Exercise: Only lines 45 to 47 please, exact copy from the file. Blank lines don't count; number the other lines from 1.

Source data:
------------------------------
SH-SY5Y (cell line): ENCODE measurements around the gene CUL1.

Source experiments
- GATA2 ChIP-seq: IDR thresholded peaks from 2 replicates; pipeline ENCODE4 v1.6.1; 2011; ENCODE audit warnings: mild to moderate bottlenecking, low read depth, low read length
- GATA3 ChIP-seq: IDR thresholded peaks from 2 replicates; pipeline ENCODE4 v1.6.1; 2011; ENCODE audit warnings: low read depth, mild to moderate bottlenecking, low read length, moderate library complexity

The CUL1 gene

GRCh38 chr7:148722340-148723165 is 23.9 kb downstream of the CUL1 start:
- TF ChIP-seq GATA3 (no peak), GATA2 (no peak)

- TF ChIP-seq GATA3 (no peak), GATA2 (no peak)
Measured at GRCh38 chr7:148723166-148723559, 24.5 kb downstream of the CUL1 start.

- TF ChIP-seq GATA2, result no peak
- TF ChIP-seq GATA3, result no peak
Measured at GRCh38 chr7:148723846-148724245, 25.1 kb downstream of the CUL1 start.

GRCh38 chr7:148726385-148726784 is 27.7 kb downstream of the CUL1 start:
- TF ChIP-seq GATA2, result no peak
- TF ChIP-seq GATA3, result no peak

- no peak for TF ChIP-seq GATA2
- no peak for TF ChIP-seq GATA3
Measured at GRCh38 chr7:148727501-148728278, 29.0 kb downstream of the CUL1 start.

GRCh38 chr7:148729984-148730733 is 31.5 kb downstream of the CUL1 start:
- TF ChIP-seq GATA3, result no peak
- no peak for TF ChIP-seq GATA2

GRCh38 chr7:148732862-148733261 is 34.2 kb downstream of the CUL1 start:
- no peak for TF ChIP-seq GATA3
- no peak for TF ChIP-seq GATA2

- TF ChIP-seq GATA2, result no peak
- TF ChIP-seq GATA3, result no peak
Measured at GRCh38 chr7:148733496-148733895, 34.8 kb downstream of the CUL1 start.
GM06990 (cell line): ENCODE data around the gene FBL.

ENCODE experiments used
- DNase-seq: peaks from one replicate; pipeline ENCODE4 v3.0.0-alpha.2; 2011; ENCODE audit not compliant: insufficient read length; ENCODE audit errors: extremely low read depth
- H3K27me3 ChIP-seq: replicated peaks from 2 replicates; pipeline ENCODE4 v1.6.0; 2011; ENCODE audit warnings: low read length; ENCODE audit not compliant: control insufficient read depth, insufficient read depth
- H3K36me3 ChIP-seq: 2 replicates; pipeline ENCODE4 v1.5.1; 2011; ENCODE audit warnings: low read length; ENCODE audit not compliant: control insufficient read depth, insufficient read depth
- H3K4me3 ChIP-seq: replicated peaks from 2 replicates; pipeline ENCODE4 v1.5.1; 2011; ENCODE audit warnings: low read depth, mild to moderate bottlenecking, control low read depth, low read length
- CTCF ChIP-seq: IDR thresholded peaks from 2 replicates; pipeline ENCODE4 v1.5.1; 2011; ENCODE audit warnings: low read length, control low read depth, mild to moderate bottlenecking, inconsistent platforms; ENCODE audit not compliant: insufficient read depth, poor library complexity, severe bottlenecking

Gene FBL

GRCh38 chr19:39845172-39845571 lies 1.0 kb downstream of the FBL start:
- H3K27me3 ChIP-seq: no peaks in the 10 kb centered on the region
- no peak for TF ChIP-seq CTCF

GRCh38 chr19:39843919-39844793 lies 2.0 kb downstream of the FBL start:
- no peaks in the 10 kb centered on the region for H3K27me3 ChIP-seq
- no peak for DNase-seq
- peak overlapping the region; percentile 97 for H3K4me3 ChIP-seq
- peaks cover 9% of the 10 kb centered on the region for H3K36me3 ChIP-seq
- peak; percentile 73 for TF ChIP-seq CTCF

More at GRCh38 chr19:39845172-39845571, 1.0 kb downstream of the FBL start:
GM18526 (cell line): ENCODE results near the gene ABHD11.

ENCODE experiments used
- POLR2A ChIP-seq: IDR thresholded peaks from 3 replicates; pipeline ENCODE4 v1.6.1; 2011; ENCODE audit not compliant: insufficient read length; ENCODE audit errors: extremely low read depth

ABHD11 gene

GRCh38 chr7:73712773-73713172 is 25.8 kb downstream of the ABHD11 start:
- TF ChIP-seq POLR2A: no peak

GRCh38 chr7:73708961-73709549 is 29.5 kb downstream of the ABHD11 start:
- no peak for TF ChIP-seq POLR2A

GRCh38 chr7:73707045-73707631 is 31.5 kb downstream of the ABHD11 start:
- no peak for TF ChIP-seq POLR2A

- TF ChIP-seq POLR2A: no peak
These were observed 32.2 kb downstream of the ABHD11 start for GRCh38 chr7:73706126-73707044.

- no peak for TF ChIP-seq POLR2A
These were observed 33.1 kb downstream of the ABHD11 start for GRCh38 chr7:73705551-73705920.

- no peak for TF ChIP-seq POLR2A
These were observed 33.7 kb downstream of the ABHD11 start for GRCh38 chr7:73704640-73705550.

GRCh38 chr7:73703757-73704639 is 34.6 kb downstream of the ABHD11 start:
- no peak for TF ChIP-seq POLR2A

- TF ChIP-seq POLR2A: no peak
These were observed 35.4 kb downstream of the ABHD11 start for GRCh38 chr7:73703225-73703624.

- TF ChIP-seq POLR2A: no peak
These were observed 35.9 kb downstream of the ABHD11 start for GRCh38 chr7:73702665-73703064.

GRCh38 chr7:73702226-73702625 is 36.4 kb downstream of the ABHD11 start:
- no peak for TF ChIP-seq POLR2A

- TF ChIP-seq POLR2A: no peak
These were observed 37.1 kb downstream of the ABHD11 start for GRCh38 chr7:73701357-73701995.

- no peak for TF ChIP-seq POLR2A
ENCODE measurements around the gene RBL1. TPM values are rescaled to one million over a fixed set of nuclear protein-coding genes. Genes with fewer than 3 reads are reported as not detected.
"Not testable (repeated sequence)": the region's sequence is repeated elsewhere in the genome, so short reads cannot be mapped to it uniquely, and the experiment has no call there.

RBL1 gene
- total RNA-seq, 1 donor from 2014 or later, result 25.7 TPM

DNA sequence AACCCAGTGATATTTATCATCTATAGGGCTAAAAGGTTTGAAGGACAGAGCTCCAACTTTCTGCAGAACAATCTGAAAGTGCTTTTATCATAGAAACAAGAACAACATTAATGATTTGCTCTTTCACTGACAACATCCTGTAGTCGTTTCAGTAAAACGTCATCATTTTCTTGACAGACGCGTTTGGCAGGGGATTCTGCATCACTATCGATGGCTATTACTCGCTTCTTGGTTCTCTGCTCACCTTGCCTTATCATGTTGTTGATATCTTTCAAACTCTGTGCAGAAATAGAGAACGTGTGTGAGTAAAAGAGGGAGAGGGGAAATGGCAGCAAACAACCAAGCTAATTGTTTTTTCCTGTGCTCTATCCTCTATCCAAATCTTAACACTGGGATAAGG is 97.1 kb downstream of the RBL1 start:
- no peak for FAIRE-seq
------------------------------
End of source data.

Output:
More at GRCh38 chr19:39845172-39845571, 1.0 kb downstream of the FBL start:
GM18526 (cell line): ENCODE results near the gene ABHD11.

ENCODE experiments used